Panaji: Locations like Mumbai, Cape (Kanyakumari in Tamil Nadu) and Goa have the “highest abundance” of microplastics in the sea when compared to other places in the Eastern Arabian Sea (EAS), a research paper has revealed.
A group of scientists from CSIR-National Institute of Oceanography, including Priyansha Gupta, Mahua Saha, V Suneel, Chayanika Rathore, A V Chandrasekhararao and C K Junaid as well as G V M Gupta from the Centre for Marine Living Resources and Ecology in Puthuvype in Kochi have published this paper in the scientific journal ‘Science of the Total Environment’.
The study, for the first time, has narrated the distribution, characterization of microplastics (MPs) and influence of hydrodynamics and risk assessment in the surface sediments of EAS with selected depths, the researchers said.
The study concluded that North EAS showed maximum MP concentration, followed by Central EAS and South EAS.
“Among all distinct locations, Mumbai, Cape (Kanyakumari) and Goa showed the highest abundance of MPs,” the paper stated.
Sampling on various shores have revealed that fibres and MPs of sizes ranging from 300 micrometer to 5 mm prevailed in all locations along the coasts of EAS, irrespective of the water depths, it informed.
“The meteo-oceanographic data showed the EAS (8-20o N shelf region) is a potential microplastic accumulation zone during the summer monsoon (August). A micro-FTIR analysis revealed polypropylene, polyisoprene (PIP), butyl rubber and low density polyethylene (LDPE) are the most detected polymers, which illustrated the probable sources of litter discharges, fishing industry, and active marine navigation in the EAS region,” the paper said.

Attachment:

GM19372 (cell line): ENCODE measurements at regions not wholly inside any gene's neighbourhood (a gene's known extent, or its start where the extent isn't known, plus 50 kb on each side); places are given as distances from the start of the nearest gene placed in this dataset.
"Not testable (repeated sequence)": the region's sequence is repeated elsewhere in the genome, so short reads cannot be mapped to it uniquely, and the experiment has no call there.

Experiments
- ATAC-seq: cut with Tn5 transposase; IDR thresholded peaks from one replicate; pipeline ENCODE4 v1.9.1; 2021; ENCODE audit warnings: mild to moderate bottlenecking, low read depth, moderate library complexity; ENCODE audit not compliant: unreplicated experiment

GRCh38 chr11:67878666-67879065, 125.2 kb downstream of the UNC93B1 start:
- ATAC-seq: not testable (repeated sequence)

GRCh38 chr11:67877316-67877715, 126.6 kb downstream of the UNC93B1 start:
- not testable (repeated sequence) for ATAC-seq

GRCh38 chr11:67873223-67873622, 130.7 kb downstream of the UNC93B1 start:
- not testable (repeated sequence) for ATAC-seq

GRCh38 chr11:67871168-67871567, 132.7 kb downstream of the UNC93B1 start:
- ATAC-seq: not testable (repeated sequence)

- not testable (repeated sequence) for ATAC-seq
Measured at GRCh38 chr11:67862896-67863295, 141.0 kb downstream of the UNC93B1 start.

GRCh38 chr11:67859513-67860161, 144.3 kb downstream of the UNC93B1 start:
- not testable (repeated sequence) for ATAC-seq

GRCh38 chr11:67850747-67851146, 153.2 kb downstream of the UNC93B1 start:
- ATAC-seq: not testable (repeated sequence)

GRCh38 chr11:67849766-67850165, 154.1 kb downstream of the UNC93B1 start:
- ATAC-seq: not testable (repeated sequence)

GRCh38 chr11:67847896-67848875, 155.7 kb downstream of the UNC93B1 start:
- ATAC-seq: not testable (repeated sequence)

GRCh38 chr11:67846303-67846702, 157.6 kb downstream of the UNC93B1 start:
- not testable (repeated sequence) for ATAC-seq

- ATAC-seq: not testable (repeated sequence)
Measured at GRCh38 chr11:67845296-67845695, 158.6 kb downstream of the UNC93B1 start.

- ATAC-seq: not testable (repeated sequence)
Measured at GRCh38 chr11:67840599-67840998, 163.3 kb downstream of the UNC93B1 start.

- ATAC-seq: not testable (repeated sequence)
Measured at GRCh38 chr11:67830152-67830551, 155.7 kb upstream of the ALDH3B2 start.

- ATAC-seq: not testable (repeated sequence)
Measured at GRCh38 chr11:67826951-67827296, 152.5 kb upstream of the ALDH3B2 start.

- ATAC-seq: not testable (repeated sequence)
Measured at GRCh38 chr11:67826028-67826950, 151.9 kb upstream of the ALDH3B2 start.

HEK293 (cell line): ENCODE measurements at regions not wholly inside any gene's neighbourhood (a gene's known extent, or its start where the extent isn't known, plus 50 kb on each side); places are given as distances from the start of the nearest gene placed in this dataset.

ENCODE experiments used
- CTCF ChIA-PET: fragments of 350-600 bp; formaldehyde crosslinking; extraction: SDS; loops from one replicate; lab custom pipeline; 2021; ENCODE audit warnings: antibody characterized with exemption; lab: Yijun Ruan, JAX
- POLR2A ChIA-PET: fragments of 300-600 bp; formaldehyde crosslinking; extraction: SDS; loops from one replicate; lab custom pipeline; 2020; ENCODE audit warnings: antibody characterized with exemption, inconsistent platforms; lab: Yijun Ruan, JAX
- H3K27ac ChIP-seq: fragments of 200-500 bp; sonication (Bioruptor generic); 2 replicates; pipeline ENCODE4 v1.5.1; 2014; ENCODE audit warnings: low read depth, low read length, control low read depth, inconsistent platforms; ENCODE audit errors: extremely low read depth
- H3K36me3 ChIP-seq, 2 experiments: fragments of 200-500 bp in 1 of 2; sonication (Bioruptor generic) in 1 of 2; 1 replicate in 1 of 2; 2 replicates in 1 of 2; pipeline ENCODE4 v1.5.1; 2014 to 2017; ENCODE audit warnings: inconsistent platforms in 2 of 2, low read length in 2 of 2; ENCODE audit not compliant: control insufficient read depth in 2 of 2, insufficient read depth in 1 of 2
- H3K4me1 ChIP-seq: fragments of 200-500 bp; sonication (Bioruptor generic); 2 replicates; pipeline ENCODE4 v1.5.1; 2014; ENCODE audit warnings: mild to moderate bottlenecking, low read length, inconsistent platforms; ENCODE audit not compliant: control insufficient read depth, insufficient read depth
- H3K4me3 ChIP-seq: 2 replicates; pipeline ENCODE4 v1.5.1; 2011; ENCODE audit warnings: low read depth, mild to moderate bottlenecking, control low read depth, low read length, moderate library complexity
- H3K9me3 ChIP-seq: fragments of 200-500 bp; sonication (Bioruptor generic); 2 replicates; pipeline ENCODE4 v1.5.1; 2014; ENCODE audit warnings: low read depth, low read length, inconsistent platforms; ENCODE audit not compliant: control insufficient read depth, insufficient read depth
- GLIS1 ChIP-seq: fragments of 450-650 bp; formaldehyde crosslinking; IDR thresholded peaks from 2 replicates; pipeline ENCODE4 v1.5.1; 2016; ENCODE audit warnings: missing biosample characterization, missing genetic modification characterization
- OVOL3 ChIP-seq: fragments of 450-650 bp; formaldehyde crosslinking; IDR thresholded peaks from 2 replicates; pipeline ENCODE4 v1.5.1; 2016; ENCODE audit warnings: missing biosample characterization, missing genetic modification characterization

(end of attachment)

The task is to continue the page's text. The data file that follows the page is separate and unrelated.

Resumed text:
“Considering the limited number of MP studies in the IO, findings from the present study contributed novel details regarding the distribution and fate of microplastics to fully understand this region’s origins, movements, hydrodynamic settling, and fates of MPs during the summer monsoon,” as per the paper.
The team of scientists have suggested that future studies should be performed to evaluate relations among MPs recovered in sediments and their interaction with oil and organic pollutants to better clarify the bio-availability of trophic webs.
Detailing about the intent of the study, the paper mentions that despite the omnipresence of microplastics (MPs), the studies around the western continental shelf of Indian Ocean (Eastern Arabian Sea-EAS) are uncovered and understudied.
“Thus, the present study was focused on understanding the spatial distribution, characterization and risk assessment of MPs in sediment across seven coastal transects all along the EAS shelf,” the paper pointed out.
Researchers said the widespread use of plastics has led to the dawn of what is now referred to as the ‘Plasticene Age’, and in the future, scientists may investigate fossilized plastics in the earth’s strata.